The philosopher Nietzshe knew that once God is dead, only supercelebs and the rich and powerful would merit real worth. The rest of us are at different degrees from tolerable to the non-human. That is why the Personalism I work with is part of the Judaic-Christian tradition which champions the unconditional worth of all human persons from the moment of conception to natural death.
The Icon of Mary Mother of God
This Personalism is also a philisophical reflection of the iteriority of human persons, who today are more aware of their sense of personhood and rights, that they are subjects, not objects to be misused. Ironically this sense of personhood has developed at a time when humanity is under the suspicion I mentioned earlier.
"This awakening of human beings to personal existence is an epochal event, a sea-change in the way we understand ourselves". ( The Personalist Project.)
Much of my subject matter is about the relationship between man and woman, therefore it is very important for me that the authority of Genesis 2 informs me about their nature. In Karol Wojtyla's "A Theology of the Body" he talks of the " Original Solitude" of mankind as prior to the issue that it is male or female. This original solitude is about mankind making sense of the world and forming a relationship with its loving Creator. Only after this comes the "Original Unity" of man and woman.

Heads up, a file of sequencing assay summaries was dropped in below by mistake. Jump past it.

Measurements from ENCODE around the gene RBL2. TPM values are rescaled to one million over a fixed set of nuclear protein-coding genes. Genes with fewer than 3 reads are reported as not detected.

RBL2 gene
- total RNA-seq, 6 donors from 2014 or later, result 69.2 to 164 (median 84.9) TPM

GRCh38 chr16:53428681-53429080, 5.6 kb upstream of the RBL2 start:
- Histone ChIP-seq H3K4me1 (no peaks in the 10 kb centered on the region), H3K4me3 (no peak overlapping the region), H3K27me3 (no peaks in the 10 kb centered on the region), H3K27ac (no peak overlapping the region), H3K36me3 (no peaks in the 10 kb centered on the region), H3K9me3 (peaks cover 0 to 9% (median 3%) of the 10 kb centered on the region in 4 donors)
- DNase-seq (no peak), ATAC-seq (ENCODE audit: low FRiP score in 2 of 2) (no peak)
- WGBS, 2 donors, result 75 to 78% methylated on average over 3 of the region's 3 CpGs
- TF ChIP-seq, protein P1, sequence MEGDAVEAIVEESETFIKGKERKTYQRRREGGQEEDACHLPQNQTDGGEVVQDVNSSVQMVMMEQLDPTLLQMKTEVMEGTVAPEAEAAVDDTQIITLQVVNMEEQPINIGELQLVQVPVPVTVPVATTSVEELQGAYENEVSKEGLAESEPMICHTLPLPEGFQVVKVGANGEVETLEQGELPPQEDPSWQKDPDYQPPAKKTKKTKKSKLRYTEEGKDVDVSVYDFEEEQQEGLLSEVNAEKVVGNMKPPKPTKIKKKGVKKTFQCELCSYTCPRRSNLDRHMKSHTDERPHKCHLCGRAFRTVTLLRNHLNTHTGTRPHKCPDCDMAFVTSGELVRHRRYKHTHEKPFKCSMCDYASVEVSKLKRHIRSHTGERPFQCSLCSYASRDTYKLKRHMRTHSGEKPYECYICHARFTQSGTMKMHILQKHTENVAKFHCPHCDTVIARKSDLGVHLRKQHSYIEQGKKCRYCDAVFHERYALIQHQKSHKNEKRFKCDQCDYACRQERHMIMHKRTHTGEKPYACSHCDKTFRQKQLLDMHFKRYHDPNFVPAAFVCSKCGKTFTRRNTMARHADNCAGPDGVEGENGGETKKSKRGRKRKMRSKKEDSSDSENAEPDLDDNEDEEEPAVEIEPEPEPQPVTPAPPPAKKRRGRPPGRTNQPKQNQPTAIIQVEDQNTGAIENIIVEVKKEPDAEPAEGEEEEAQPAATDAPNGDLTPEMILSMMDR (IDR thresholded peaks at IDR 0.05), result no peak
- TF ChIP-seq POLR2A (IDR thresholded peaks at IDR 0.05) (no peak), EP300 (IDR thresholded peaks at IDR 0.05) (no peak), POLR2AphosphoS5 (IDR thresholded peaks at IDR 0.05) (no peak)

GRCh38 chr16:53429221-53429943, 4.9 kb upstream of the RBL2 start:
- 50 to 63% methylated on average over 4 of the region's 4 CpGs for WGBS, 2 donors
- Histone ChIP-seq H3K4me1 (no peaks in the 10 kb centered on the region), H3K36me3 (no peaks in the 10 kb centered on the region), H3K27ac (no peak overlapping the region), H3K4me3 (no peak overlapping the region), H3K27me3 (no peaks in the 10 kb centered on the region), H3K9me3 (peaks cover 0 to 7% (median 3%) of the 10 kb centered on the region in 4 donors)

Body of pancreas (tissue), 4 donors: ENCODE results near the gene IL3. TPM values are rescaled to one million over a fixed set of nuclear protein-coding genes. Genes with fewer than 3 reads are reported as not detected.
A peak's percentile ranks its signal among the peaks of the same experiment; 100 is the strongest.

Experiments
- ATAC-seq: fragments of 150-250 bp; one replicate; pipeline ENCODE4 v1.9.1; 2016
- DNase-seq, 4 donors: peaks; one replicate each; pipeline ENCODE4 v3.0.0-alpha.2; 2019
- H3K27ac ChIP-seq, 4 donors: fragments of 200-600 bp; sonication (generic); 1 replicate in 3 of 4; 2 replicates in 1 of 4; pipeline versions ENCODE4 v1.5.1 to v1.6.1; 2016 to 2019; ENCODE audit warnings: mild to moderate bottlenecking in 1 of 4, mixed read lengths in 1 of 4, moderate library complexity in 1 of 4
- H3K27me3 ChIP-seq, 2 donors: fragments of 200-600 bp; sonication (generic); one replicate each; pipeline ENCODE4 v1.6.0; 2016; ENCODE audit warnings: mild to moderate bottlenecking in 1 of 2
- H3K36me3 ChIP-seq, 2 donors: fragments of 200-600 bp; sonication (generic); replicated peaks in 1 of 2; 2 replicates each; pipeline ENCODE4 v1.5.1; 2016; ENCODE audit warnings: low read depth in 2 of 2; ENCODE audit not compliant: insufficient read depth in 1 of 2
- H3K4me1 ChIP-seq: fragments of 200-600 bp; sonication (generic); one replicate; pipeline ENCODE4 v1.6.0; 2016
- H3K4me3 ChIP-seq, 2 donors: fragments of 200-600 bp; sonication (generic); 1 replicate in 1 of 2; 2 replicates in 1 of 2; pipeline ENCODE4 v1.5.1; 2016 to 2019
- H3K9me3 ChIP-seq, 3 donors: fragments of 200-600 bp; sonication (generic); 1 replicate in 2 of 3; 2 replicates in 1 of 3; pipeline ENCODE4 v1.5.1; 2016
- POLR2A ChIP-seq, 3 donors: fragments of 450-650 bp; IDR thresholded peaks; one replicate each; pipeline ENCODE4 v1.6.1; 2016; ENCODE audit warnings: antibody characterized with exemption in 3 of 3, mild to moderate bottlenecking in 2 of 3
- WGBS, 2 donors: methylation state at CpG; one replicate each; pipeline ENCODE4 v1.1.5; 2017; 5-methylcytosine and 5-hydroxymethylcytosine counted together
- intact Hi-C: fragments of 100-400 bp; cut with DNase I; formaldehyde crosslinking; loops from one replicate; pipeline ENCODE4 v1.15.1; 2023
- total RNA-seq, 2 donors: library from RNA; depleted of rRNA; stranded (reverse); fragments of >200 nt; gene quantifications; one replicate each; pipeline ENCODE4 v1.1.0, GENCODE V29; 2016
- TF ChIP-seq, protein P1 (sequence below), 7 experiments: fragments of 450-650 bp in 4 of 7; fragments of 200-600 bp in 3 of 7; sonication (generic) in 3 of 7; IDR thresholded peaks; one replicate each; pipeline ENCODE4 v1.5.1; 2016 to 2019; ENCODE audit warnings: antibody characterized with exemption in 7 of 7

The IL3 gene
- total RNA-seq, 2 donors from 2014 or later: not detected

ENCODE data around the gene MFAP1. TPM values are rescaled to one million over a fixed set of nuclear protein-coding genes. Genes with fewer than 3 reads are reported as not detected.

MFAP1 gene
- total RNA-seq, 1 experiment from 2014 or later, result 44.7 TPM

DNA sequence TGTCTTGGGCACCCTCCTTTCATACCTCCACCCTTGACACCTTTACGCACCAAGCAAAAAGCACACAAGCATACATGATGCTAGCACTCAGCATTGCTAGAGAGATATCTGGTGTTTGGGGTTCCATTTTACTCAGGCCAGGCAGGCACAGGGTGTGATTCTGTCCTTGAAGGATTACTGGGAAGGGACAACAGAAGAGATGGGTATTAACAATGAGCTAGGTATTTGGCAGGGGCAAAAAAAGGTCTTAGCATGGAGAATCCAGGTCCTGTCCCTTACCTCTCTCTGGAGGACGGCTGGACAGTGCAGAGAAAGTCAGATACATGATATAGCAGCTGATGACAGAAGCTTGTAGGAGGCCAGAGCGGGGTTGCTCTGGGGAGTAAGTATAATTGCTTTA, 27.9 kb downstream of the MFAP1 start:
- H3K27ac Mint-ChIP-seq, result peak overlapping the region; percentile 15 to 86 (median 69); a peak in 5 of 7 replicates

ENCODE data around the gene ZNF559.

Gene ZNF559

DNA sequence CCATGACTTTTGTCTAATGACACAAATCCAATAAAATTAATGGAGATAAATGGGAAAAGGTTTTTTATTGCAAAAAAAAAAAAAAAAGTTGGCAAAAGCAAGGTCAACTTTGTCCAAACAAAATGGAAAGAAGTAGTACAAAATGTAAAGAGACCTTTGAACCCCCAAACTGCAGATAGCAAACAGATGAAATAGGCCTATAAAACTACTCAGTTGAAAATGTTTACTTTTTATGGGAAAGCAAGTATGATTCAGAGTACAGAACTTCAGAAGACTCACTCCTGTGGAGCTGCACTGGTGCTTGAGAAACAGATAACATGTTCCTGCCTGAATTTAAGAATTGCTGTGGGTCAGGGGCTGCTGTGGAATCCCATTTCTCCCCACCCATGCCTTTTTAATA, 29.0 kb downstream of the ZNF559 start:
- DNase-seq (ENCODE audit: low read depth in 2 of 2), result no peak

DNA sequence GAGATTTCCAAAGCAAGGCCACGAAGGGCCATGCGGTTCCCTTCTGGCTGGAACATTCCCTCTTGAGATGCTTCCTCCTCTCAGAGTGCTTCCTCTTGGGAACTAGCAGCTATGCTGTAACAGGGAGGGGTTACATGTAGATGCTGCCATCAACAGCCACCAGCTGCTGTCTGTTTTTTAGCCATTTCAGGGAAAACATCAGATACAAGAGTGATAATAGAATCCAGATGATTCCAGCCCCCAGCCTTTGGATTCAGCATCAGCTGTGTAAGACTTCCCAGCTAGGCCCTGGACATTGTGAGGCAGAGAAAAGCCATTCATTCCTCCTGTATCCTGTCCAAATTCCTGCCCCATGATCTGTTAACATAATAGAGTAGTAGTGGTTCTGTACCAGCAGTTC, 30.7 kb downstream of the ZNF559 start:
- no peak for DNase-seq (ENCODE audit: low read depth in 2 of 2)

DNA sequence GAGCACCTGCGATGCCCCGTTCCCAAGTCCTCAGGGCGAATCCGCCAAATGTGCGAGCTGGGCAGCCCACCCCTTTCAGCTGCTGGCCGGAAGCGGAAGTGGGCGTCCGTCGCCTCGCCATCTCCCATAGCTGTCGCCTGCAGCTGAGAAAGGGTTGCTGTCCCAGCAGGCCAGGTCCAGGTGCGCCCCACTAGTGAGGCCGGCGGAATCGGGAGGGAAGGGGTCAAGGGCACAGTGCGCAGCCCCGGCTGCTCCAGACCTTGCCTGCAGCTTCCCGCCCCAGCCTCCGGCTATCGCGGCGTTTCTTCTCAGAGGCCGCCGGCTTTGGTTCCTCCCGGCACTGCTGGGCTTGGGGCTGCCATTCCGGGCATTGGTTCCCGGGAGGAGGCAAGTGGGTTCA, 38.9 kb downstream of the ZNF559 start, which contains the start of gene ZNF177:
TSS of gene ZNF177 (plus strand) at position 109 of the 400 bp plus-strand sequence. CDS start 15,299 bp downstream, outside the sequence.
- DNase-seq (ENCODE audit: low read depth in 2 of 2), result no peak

"The cycle of the human person's solitude is broken, because the first "man" reawakens from his sleep as male and female". ( A Theology of the Body, part 1 chapter 1, page 159. )
In the beginning God created heaven and earth.
And the earth was void and empty, and darkness
was upon the face of the deep. And the spirit of God moved over the waters.
( Genesis 1 v.2 Douay Version )
The body receives life from this Spirit and this Spirit gives life to the body who's sexual identity informs its whole being.In this way a man and a woman complement each other.
The crisis of imagery for the artist in the contemporary world is the narrowness and boredom of its images, dense and closed off from any interior opening-up into the wonder of existence and the reflection of a loving Creator. This opening-up I have attempted in two ways. The more obvious way of the sacred icon, but also in the 'realism' cotained in the ordinary of everyday life.
In the following two paintings which used photographs taken by my nephew when he was in Nicaragua, I was inspired by the the loving communion and solidarity that I detected in the images of these people, a people freely giving their gift of self.
Michael Felix Gilfedder graduated from Glasgow School of Art in 1971 and Teacher's Training College in 1972. He taught in Glasgow and in 1977 moved to the Outer Hebrides where he was an itinerant art teacher throughout the Southern Isles.He still does some supply teaching, but in the main works at his painting.He is married with four children who now live and work in Glasgow.